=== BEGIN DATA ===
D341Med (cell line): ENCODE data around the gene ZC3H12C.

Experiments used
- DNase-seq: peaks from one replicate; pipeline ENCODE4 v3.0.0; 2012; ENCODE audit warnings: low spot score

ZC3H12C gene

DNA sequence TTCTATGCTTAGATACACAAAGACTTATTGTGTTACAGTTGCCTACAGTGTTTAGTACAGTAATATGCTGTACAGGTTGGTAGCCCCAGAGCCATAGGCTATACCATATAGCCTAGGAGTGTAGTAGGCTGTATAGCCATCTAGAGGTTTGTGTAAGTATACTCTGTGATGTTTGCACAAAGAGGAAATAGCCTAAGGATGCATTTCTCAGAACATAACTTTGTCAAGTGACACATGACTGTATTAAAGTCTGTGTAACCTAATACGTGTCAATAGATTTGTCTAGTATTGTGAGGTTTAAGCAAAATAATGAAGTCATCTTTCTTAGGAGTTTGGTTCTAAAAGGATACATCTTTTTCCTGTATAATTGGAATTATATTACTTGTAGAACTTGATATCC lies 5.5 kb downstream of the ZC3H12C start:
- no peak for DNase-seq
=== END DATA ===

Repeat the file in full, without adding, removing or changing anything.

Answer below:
D341Med (cell line): ENCODE data around the gene ZC3H12C.

Experiments used
- DNase-seq: peaks from one replicate; pipeline ENCODE4 v3.0.0; 2012; ENCODE audit warnings: low spot score

ZC3H12C gene

DNA sequence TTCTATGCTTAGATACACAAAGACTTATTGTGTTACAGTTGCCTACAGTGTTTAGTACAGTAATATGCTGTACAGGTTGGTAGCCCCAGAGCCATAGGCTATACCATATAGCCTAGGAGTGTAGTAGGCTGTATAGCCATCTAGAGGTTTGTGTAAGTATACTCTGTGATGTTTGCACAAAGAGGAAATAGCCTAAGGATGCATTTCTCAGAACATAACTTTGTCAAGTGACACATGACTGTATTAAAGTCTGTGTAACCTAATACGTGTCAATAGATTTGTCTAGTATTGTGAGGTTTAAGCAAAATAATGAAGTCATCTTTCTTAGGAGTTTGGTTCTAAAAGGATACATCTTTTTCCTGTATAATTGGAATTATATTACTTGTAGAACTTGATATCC lies 5.5 kb downstream of the ZC3H12C start:
- no peak for DNase-seq